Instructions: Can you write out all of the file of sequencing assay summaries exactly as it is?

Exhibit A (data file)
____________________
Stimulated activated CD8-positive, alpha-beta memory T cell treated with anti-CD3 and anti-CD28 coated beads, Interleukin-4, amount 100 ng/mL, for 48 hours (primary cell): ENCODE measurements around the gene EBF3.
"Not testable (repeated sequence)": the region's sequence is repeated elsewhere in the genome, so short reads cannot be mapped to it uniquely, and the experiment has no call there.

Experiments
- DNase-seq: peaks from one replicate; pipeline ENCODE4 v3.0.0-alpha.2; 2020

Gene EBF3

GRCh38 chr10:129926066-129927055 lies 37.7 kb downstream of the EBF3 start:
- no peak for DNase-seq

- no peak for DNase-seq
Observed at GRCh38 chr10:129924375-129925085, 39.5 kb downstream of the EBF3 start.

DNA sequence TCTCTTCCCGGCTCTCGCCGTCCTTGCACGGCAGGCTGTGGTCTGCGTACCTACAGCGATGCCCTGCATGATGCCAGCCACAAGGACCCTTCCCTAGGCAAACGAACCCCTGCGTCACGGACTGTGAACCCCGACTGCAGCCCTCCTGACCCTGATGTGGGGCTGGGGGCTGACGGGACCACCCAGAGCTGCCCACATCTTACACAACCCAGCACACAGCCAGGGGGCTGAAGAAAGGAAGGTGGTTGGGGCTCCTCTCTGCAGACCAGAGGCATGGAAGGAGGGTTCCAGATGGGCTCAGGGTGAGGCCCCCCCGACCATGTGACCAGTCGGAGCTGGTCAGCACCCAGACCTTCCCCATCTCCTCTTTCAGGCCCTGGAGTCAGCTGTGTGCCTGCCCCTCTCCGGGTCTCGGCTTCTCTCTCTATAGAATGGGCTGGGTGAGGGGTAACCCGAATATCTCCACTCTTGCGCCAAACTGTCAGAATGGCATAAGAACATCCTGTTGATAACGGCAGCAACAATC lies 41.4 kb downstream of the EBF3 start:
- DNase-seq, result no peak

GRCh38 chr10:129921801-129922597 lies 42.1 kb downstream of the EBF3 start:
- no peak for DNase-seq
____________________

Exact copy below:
Stimulated activated CD8-positive, alpha-beta memory T cell treated with anti-CD3 and anti-CD28 coated beads, Interleukin-4, amount 100 ng/mL, for 48 hours (primary cell): ENCODE measurements around the gene EBF3.
"Not testable (repeated sequence)": the region's sequence is repeated elsewhere in the genome, so short reads cannot be mapped to it uniquely, and the experiment has no call there.

Experiments
- DNase-seq: peaks from one replicate; pipeline ENCODE4 v3.0.0-alpha.2; 2020

Gene EBF3

GRCh38 chr10:129926066-129927055 lies 37.7 kb downstream of the EBF3 start:
- no peak for DNase-seq

- no peak for DNase-seq
Observed at GRCh38 chr10:129924375-129925085, 39.5 kb downstream of the EBF3 start.

DNA sequence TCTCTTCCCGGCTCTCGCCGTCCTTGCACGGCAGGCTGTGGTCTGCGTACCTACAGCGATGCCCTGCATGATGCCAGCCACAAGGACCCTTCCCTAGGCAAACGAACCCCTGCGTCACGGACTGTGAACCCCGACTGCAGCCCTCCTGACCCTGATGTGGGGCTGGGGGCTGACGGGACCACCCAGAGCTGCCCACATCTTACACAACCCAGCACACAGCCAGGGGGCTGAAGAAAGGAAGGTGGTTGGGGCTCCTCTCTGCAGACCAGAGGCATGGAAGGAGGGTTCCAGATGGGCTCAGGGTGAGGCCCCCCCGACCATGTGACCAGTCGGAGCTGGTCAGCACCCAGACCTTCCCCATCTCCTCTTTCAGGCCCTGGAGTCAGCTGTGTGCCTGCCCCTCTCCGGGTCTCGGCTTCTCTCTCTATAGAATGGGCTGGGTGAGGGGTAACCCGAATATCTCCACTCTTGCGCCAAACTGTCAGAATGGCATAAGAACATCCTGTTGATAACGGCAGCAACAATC lies 41.4 kb downstream of the EBF3 start:
- DNase-seq, result no peak

GRCh38 chr10:129921801-129922597 lies 42.1 kb downstream of the EBF3 start:
- no peak for DNase-seq